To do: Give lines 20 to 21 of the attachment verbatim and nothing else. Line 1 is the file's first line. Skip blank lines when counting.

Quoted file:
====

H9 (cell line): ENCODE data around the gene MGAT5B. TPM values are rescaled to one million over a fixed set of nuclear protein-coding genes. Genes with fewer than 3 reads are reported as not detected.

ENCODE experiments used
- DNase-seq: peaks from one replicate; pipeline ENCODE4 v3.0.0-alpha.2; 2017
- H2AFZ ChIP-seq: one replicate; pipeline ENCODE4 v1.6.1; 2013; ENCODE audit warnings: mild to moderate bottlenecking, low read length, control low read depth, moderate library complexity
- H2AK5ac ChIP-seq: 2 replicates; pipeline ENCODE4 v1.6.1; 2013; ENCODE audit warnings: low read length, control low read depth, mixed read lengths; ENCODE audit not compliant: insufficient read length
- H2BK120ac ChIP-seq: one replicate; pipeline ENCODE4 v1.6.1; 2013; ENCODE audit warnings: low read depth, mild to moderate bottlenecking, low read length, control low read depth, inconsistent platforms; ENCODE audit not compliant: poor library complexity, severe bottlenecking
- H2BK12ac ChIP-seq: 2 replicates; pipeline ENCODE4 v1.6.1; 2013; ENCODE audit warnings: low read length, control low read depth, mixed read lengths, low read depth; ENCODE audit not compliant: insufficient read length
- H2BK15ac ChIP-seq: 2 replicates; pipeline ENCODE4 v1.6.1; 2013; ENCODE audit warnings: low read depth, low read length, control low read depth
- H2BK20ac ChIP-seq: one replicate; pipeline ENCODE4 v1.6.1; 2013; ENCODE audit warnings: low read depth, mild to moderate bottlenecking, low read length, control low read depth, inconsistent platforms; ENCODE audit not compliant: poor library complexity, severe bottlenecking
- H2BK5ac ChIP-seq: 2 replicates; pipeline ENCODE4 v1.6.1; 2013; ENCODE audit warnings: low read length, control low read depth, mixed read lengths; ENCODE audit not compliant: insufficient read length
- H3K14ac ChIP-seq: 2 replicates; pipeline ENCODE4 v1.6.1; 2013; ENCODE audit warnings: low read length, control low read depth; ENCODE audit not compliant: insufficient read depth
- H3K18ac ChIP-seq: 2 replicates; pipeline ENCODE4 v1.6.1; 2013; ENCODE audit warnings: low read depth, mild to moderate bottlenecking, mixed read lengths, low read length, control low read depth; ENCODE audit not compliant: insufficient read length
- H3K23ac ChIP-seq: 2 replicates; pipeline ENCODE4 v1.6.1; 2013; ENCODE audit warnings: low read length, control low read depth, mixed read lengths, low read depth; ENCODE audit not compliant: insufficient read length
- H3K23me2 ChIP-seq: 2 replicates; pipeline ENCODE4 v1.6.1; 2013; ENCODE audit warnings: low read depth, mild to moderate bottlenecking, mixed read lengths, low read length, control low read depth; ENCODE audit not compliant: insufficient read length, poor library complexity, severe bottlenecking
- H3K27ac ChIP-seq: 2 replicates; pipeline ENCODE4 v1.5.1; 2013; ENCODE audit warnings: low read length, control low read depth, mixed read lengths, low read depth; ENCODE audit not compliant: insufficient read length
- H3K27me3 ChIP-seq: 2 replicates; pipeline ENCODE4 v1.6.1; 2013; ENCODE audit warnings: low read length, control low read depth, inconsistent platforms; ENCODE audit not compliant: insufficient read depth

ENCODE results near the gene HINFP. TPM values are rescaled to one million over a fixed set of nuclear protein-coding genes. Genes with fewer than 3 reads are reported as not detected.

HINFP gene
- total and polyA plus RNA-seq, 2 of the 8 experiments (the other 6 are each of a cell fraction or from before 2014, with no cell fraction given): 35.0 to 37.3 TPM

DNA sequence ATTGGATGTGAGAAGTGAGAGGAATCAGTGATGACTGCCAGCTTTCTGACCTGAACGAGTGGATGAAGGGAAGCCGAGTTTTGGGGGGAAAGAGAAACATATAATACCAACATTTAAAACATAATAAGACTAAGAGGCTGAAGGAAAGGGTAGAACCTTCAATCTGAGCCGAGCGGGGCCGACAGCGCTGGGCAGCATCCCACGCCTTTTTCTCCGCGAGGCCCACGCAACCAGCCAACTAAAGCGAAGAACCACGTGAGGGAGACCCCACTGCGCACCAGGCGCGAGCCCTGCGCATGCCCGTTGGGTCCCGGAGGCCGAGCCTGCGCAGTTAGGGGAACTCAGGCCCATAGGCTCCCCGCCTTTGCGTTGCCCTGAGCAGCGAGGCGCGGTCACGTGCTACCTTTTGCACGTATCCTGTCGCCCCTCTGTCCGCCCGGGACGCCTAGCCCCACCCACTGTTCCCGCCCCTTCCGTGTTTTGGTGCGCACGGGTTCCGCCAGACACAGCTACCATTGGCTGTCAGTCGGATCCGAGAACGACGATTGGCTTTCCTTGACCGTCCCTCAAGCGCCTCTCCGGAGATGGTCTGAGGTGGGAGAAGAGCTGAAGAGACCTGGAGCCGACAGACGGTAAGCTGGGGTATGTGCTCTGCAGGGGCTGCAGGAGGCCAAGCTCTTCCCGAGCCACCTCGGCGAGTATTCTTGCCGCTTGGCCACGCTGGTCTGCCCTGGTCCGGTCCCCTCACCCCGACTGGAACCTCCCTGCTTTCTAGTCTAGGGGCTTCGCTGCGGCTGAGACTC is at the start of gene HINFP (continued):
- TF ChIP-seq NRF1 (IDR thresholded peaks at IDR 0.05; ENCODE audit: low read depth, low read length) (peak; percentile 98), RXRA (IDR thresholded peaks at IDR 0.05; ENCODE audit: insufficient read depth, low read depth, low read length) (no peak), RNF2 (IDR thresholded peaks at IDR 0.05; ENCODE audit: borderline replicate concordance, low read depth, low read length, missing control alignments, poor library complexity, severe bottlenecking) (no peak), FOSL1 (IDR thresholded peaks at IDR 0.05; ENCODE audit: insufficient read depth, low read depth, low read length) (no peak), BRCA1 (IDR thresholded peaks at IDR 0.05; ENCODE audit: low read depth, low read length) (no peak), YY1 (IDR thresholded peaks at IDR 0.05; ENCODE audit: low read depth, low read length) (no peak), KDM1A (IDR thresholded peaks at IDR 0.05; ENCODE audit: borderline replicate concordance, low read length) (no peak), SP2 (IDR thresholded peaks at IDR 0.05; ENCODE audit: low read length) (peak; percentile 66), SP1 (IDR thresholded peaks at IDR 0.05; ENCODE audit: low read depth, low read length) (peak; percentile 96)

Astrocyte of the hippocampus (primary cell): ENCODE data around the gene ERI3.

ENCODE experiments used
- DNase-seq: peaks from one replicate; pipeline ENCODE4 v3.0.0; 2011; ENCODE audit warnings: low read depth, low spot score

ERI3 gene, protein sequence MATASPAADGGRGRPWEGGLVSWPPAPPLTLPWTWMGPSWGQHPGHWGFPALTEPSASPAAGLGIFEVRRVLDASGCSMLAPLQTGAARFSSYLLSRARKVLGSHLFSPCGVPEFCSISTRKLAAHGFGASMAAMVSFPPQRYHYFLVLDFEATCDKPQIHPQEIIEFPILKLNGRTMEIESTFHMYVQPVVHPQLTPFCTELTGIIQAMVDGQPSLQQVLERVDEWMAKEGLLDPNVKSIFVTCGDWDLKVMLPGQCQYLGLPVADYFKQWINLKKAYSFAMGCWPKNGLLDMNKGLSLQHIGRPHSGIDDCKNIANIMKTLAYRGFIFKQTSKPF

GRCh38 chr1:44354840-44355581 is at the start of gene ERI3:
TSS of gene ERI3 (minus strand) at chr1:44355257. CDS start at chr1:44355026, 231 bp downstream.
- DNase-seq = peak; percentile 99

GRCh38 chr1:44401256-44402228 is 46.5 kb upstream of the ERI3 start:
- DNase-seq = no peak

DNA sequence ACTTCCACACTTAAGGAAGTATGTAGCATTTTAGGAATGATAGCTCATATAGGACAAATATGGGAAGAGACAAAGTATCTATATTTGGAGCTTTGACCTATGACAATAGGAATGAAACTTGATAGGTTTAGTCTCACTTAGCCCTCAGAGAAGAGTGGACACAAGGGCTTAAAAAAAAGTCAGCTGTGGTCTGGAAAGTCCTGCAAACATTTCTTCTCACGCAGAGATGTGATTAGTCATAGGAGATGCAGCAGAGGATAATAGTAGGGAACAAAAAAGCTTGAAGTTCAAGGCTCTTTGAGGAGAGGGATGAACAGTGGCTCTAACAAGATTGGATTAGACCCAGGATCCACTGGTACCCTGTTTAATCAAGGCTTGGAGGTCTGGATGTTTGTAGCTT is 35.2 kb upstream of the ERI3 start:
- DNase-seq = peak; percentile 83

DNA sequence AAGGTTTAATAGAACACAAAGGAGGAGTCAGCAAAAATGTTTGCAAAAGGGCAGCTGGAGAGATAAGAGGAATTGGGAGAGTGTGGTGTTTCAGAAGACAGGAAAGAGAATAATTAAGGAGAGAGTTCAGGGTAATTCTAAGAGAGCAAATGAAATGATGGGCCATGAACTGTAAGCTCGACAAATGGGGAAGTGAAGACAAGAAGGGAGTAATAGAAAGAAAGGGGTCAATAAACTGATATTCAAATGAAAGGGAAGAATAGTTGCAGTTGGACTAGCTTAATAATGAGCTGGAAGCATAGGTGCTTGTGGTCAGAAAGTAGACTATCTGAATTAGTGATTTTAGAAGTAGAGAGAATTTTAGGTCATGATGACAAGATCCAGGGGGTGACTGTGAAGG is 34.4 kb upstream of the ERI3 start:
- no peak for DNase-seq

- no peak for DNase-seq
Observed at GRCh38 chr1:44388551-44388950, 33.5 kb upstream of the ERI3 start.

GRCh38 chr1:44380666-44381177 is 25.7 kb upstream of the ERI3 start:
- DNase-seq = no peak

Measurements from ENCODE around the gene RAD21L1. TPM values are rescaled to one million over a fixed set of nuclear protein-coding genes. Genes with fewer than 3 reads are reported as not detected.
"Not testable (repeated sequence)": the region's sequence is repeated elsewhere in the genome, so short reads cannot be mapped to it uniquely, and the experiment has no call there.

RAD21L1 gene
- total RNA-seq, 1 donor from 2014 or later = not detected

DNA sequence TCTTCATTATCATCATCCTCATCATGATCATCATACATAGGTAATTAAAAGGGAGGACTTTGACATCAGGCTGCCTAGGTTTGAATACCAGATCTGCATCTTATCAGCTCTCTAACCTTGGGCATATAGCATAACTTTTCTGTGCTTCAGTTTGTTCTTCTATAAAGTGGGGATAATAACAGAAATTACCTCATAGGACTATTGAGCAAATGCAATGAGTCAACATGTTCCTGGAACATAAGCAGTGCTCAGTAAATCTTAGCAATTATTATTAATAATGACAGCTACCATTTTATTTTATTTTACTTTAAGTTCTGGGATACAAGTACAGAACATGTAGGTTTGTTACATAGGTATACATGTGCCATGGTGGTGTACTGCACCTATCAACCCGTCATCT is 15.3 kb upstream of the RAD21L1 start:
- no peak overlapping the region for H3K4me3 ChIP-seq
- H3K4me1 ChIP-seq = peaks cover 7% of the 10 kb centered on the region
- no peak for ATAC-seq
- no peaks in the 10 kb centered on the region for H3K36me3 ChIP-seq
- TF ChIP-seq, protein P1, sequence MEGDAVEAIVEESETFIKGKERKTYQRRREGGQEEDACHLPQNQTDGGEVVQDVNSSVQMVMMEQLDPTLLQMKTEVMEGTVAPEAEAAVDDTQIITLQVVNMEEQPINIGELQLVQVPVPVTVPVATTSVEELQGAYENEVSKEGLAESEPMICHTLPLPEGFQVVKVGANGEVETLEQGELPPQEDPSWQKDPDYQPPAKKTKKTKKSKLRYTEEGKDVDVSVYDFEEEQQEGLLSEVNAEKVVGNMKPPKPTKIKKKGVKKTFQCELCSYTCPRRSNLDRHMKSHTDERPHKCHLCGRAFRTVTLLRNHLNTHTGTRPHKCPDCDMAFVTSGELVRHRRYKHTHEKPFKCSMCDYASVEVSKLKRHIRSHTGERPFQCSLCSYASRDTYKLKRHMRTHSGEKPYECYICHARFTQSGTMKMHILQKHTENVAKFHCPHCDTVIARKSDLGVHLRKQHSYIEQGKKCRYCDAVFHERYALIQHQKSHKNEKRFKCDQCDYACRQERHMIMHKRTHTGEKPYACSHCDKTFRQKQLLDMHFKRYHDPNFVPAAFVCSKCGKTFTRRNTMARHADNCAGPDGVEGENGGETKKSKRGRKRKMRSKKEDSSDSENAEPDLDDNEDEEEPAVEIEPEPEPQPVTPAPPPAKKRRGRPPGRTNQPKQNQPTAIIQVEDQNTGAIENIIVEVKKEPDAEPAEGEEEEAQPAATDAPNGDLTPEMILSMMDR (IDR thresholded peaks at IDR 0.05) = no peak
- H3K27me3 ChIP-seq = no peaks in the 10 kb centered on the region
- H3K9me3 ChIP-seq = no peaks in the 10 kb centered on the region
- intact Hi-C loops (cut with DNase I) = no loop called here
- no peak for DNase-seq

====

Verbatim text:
DNA sequence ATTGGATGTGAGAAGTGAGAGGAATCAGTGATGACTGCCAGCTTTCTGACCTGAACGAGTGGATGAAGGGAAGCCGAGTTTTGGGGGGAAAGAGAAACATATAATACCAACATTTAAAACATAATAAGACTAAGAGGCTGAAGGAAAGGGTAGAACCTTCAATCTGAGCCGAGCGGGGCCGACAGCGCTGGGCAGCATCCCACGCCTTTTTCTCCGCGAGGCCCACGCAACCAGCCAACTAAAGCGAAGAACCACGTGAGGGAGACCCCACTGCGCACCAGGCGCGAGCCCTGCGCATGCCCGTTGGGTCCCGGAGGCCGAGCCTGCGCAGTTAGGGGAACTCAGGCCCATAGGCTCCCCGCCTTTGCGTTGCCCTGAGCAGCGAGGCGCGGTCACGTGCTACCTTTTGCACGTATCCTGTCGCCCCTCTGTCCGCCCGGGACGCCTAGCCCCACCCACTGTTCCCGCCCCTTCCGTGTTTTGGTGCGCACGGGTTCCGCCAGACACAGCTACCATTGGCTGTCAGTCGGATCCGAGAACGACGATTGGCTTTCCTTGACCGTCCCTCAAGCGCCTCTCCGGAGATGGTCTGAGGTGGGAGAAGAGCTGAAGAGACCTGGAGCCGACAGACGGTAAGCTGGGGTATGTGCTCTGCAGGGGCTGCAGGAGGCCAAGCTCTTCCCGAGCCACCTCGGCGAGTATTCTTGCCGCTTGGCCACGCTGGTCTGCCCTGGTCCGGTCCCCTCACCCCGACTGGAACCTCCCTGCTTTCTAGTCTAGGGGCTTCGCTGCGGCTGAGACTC is at the start of gene HINFP (continued):
- TF ChIP-seq NRF1 (IDR thresholded peaks at IDR 0.05; ENCODE audit: low read depth, low read length) (peak; percentile 98), RXRA (IDR thresholded peaks at IDR 0.05; ENCODE audit: insufficient read depth, low read depth, low read length) (no peak), RNF2 (IDR thresholded peaks at IDR 0.05; ENCODE audit: borderline replicate concordance, low read depth, low read length, missing control alignments, poor library complexity, severe bottlenecking) (no peak), FOSL1 (IDR thresholded peaks at IDR 0.05; ENCODE audit: insufficient read depth, low read depth, low read length) (no peak), BRCA1 (IDR thresholded peaks at IDR 0.05; ENCODE audit: low read depth, low read length) (no peak), YY1 (IDR thresholded peaks at IDR 0.05; ENCODE audit: low read depth, low read length) (no peak), KDM1A (IDR thresholded peaks at IDR 0.05; ENCODE audit: borderline replicate concordance, low read length) (no peak), SP2 (IDR thresholded peaks at IDR 0.05; ENCODE audit: low read length) (peak; percentile 66), SP1 (IDR thresholded peaks at IDR 0.05; ENCODE audit: low read depth, low read length) (peak; percentile 96)